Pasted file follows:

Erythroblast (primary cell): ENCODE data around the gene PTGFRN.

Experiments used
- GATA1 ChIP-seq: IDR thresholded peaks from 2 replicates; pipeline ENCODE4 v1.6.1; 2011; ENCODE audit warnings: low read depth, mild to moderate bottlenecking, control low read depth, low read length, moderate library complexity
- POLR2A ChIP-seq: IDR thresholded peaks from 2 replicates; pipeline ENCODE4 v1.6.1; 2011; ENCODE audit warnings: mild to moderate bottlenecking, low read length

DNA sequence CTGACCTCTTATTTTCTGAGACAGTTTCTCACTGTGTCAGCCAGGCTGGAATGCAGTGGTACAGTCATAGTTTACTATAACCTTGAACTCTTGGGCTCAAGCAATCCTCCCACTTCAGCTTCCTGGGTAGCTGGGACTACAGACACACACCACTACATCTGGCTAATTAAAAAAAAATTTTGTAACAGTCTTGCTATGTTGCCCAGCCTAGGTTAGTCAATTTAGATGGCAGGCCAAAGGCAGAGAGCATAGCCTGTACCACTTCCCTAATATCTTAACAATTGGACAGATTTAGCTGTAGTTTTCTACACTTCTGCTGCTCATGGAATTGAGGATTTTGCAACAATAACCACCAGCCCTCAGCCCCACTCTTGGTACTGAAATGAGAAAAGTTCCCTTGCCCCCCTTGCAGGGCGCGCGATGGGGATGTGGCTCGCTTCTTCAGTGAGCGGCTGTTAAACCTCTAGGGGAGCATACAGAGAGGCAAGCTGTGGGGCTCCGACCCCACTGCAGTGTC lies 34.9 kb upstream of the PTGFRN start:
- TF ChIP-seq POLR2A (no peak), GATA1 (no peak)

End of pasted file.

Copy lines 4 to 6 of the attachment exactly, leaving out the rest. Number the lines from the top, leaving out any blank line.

- POLR2A ChIP-seq: IDR thresholded peaks from 2 replicates; pipeline ENCODE4 v1.6.1; 2011; ENCODE audit warnings: mild to moderate bottlenecking, low read length

DNA sequence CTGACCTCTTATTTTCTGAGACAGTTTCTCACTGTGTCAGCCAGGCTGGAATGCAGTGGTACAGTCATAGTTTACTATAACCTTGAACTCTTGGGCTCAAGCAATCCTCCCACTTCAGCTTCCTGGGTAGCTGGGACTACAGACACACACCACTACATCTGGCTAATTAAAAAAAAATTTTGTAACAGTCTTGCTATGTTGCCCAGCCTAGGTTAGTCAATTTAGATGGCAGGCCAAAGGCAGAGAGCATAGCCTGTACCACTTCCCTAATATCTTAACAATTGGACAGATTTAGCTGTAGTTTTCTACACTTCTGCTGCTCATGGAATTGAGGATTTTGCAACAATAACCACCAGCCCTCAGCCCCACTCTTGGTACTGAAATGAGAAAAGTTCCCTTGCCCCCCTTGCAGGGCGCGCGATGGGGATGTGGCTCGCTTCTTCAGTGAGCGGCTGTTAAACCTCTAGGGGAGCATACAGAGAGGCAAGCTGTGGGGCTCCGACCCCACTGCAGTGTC lies 34.9 kb upstream of the PTGFRN start:
- TF ChIP-seq POLR2A (no peak), GATA1 (no peak)